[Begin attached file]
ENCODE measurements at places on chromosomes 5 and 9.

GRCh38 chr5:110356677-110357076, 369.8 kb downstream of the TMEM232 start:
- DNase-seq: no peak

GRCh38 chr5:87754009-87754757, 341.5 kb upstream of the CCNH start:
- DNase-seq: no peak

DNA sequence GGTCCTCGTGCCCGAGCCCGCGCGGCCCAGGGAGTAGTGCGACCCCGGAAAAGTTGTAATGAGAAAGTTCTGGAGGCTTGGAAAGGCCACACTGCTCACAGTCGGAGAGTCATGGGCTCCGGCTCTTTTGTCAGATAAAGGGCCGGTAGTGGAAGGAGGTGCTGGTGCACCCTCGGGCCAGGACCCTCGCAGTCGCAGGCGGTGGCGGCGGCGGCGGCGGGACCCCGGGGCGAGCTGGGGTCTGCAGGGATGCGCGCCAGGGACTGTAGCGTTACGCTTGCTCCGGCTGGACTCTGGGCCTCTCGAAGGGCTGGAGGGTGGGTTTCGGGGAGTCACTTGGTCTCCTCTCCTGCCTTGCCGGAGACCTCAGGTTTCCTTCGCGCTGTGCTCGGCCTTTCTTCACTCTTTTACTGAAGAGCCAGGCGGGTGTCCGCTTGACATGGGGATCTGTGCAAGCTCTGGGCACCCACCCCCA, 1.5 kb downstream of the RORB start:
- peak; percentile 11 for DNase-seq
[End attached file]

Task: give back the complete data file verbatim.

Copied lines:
ENCODE measurements at places on chromosomes 5 and 9.

GRCh38 chr5:110356677-110357076, 369.8 kb downstream of the TMEM232 start:
- DNase-seq: no peak

GRCh38 chr5:87754009-87754757, 341.5 kb upstream of the CCNH start:
- DNase-seq: no peak

DNA sequence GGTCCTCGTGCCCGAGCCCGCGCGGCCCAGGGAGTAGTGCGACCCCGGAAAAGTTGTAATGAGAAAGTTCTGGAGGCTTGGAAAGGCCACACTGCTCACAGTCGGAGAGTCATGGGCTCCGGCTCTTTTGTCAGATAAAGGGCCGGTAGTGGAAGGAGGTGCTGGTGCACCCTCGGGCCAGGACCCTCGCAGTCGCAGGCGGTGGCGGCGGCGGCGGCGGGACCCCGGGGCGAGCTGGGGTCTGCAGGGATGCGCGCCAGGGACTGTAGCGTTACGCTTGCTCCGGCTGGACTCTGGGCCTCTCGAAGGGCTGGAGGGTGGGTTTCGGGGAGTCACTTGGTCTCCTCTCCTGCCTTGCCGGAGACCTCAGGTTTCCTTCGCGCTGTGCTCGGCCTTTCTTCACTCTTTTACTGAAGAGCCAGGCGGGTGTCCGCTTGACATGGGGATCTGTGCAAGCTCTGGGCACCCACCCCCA, 1.5 kb downstream of the RORB start:
- peak; percentile 11 for DNase-seq